San Luis Reservoir

State Recreation Area - California

San Luis Reservoir is part of the larger San Luis Reservoir State Recreation Area (California State Parks) and therefore offers many recreational opportunities for fishermen, boaters, and campers. The park is patrolled by California State Park Peace Officers by vehicle, vessel, and off-highway vehicle. In addition to camping and boating, day use picnic areas are available at San Luis Creek, and an off-highway vehicle (OHV) area is available east of the main area at the intersection of Gonzaga Road and Jaspar-Sears Road.

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Boundary Map of the Mother Lode BLM Field Office in California. Published by the Bureau of Land Management (BLM).Mother Lode - Boundary Map

Boundary Map of the Mother Lode BLM Field Office in California. Published by the Bureau of Land Management (BLM).

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California Off-Highway Vehicle Adventure Guide. Published by California Department of Parks and Recreation.California OHV - OHV Adventures

California Off-Highway Vehicle Adventure Guide. Published by California Department of Parks and Recreation.

https://www.parks.ca.gov/?page_id=558 https://en.wikipedia.org/wiki/San_Luis_Reservoir#San_Luis_Reservoir_State_Recreation_Area San Luis Reservoir is part of the larger San Luis Reservoir State Recreation Area (California State Parks) and therefore offers many recreational opportunities for fishermen, boaters, and campers. The park is patrolled by California State Park Peace Officers by vehicle, vessel, and off-highway vehicle. In addition to camping and boating, day use picnic areas are available at San Luis Creek, and an off-highway vehicle (OHV) area is available east of the main area at the intersection of Gonzaga Road and Jaspar-Sears Road.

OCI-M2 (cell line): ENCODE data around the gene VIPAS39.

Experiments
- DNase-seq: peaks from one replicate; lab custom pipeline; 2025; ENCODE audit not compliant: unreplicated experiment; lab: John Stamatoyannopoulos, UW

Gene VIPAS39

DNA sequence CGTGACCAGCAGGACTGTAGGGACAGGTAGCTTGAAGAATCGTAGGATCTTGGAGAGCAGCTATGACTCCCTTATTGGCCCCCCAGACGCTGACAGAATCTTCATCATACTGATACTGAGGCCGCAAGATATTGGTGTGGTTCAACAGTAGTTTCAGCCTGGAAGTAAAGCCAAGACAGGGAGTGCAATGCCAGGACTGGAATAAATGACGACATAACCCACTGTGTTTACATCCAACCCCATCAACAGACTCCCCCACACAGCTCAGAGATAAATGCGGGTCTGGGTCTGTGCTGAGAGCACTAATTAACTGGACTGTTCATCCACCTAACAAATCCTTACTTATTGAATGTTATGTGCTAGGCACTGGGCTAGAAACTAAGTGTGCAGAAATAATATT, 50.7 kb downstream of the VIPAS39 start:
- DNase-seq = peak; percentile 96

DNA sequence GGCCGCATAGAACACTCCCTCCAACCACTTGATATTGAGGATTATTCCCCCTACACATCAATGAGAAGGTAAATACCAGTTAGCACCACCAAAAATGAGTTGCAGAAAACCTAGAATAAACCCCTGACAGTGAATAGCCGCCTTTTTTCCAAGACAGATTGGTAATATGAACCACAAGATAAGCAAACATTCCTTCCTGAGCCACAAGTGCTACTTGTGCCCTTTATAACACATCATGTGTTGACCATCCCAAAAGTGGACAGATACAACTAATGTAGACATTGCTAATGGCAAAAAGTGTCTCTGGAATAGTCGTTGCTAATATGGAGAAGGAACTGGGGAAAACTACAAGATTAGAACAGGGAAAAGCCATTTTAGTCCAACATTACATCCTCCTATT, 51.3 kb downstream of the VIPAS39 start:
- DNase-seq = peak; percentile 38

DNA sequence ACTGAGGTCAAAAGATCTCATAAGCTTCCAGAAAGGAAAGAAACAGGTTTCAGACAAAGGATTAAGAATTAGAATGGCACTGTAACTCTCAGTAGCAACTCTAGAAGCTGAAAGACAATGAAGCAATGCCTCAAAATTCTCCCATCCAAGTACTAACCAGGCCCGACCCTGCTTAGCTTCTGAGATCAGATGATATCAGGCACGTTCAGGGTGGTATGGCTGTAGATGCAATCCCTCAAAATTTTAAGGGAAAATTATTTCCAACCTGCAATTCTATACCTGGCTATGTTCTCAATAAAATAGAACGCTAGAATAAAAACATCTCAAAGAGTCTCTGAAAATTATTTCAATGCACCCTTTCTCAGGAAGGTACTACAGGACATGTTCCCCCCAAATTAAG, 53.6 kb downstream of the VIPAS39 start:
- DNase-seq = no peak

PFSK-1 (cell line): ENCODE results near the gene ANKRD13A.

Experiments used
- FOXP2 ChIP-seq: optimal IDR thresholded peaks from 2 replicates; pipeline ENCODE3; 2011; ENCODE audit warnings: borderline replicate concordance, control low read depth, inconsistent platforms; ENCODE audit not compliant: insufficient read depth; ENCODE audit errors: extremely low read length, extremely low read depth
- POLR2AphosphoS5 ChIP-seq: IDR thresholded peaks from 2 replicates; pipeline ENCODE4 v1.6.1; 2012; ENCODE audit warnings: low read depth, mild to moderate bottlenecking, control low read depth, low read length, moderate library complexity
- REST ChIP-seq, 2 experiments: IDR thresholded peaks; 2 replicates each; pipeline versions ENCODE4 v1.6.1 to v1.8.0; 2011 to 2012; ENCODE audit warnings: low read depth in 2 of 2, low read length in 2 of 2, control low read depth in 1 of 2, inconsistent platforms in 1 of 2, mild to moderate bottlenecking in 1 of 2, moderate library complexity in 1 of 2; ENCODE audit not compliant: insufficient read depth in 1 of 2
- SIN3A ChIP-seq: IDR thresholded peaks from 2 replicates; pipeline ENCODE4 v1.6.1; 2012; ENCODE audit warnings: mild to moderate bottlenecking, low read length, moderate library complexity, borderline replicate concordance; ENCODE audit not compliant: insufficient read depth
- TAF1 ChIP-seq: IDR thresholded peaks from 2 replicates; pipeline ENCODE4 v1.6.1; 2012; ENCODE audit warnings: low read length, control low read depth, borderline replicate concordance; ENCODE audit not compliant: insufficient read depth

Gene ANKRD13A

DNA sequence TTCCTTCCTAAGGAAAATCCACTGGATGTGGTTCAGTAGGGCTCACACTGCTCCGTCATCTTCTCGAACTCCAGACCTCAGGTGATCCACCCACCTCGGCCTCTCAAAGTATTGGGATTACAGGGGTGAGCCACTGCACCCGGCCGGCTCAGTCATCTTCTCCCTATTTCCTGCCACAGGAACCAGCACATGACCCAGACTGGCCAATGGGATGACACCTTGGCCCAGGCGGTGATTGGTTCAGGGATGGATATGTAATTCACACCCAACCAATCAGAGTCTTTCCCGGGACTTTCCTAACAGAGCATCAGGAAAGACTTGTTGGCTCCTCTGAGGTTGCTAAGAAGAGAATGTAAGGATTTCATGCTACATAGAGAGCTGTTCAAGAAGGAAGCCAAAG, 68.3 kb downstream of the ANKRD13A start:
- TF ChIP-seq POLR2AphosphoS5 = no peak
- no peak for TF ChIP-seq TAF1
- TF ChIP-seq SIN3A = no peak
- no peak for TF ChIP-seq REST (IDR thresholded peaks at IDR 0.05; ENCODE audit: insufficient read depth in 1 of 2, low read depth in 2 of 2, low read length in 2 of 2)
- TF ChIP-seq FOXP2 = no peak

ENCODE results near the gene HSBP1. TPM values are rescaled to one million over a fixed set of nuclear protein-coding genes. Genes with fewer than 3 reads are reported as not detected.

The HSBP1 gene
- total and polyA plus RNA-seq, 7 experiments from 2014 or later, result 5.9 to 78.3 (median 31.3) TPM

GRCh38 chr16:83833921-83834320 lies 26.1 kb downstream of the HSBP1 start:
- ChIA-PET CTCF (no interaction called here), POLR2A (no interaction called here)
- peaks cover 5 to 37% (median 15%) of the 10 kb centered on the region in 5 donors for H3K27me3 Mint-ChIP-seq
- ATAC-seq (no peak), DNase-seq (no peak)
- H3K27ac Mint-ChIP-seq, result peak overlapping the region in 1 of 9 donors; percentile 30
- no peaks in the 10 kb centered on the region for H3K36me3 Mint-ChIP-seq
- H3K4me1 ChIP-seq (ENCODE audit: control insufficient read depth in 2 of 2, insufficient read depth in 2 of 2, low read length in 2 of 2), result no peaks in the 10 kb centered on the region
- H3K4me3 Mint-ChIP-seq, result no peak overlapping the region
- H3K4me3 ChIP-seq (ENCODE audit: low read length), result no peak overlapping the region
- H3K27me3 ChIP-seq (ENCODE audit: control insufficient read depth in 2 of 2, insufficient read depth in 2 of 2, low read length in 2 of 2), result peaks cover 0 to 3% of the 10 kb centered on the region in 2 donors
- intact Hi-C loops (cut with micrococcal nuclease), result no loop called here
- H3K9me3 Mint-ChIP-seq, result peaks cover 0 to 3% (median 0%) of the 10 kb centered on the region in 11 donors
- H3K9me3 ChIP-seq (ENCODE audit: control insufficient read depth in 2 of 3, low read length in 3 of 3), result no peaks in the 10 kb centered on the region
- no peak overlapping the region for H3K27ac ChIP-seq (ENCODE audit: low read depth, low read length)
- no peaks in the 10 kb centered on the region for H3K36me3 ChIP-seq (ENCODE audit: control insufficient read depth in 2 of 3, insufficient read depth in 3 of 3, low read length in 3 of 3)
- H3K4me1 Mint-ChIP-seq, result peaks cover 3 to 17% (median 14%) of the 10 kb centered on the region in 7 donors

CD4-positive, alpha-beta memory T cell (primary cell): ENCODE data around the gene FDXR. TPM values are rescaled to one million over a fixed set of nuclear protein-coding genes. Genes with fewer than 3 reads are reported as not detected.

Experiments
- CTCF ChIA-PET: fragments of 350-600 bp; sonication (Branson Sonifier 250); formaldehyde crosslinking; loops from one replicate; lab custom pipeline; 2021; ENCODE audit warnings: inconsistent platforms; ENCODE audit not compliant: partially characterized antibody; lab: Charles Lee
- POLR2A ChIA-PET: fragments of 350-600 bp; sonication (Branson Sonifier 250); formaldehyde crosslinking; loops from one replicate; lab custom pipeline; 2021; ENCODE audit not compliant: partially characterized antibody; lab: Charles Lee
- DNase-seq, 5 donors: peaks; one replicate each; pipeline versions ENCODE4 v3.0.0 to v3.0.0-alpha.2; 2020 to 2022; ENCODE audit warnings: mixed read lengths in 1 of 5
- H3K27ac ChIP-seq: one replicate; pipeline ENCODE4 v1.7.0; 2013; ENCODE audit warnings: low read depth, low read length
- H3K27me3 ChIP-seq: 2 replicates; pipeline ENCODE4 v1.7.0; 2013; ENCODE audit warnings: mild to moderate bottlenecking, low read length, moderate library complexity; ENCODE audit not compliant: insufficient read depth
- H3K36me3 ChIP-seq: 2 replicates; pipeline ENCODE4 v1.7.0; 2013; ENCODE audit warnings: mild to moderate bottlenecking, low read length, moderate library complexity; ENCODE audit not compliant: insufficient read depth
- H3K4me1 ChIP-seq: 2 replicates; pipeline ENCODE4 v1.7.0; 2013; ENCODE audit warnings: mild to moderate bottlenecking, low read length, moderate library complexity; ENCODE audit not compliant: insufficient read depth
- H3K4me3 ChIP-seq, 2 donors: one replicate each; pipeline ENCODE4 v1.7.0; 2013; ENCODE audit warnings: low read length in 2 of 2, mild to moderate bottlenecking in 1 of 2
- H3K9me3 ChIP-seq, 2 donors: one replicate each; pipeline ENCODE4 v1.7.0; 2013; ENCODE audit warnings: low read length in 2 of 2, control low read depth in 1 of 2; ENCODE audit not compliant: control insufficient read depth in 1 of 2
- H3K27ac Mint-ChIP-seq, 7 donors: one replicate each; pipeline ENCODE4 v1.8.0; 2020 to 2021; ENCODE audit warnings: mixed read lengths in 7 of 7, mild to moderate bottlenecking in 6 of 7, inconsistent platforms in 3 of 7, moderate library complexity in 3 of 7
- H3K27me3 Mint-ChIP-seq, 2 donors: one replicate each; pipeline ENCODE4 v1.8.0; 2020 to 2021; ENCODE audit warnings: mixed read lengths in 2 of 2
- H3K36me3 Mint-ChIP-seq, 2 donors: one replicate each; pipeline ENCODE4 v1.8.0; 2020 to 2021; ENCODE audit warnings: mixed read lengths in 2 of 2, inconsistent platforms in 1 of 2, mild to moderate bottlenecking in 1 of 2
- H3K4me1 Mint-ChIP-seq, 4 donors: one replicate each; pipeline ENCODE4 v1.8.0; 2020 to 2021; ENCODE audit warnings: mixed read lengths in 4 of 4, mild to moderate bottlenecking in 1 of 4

San Luis Reservoir State Recreation Area Our Mission The mission of California State Parks is to provide for the health, inspiration and education of the people of California by helping to preserve the state’s extraordinary biological diversity, protecting its most valued natural and cultural resources, and creating opportunities for high-quality outdoor recreation. Water or its scarcity has always played a crucial role in Central Valley history. California State Parks supports equal access. Prior to arrival, visitors with disabilities who need assistance should contact the park at (209) 826-1197. If you need this publication in an alternate format, contact interp@parks.ca.gov. CALIFORNIA STATE PARKS P.O. Box 942896 Sacramento, CA 94296-0001 For information call: (800) 777-0369 (916) 653-6995, outside the U.S. 711, TTY relay service www.parks.ca.gov San Luis Reservoir State Recreation Area 31426 Gonzaga Road Gustine, CA 95322 (209) 826-1197 www.parks.ca.gov/sanluisreservoir © 2011 California State Parks (Rev. 2017) N estled in the western San Joaquin Valley near historic Pacheco Pass, San Luis Reservoir State Recreation Area is a popular summer destination for anyone seeking the perfect place to cool off. Spring rains bring acres of wildflowers to decorate the grassy hills at the reservoir. These oak-studded hills undergo a short cycle of spring green, followed by the golden browns of summer. Summer temperatures in this part of the valley range from the mid-90s to above 100 degrees. Generally, evenings are cool and pleasant. Annual rainfall between November and April averages eight to nine inches. Winter temperatures seldom reach freezing, but heavy fog is common. Strong winds can come up suddenly. PARK HISTORY Native People For thousands of years, the southern half of California’s Central Valley was home to three distinct Yokuts groups — the Southern, the Foothill, and the Northern Valley Yokuts. The area that is now San Luis Reservoir was a borderland between the Northern Yokuts people and the Mutsun branch of the Ohlone tribe, whose territory extended to the coast. The native people lived on salmon and other fish, waterfowl, large game such as pronghorns and tule elk, seeds, roots of the cattails that grew in the marshes, and a plentiful supply of acorns from groves of valley oaks. European Settlement In 1805 Spanish Army Lieutenant Gabriel Moraga and his troops — reportedly the first non-natives to enter this area — came to scout potential mission sites. The Yokuts were forcibly brought into the mission system at nearby Mission San Juan Bautista, drastically changing their lives. Indian resistance to the missions took the form of cattle raids; what is now Pacheco Pass provided raiders an escape route into the relative safety of the Central Valley. The Mexican government granted El Rancho San Luis Gonzaga — a vast expanse of grasslands that included the present reservoir area — to Juan Perez Pacheco in 1843. At the site of an ancient water hole on San Luis Creek, Pacheco’s men built a small adobe fortress to protect their lands from cattle raiders. Fur trapper Jedediah Smith traveled through the valley in 1827; soon others were trapping river otters, beavers, and other fur-bearers in the flourishing streams. After the 1848 gold discovery, California drew an estimated 300,000 gold diggers trying to get rich quickly. Eventually, some of the miners — tired of heavy labor for small reward — settled in this area and became farmers. While the fertile east side of the Central Valley was ideal for farming, the west side, however, was extremely dry. Agriculture in the Valley In the early years after the gold rush, agriculture on the dry side of the valley was limited to sheep and cattle grazing, and to what old-timers called “sky farming.” This precarious dry-land wheat farming depended entirely on the winter rainfall. When little rain fell, entire crops were lost. In 1871 the San Joaquin and Kings River Canal Company built an irrigation canal from the Mendota Dam to Los Baños Creek that eventually grew to 180 miles in length. By the mid-1880s, wheat had reached a harvest peak of nearly 18 million bushels annually. Farmers shipped their wheat to Stockton and San Francisco by river steamers until the railroad came to the west valley in 1888. Irrigation also made it possible for farmers to raise dairy cows and grow alfalfa, fruit trees, and row crops. Irrigation and flood control projects proliferated in the Central Valley in the 1900s, culminating in the State Water Project. The Reservoir Ground was broken for construction of the San Luis Reservoir in 1962. The reservoir stores runoff water from the Delta for the federal Central Valley Project and the California State Water Project. The water arrives through the California Aqueduct and the Delta-Mendota Canal, pumped from the O’Neill Forebay into the main reservoir during winter and spring. The separate Los Baños Creek Reservoir prevents storm runoff i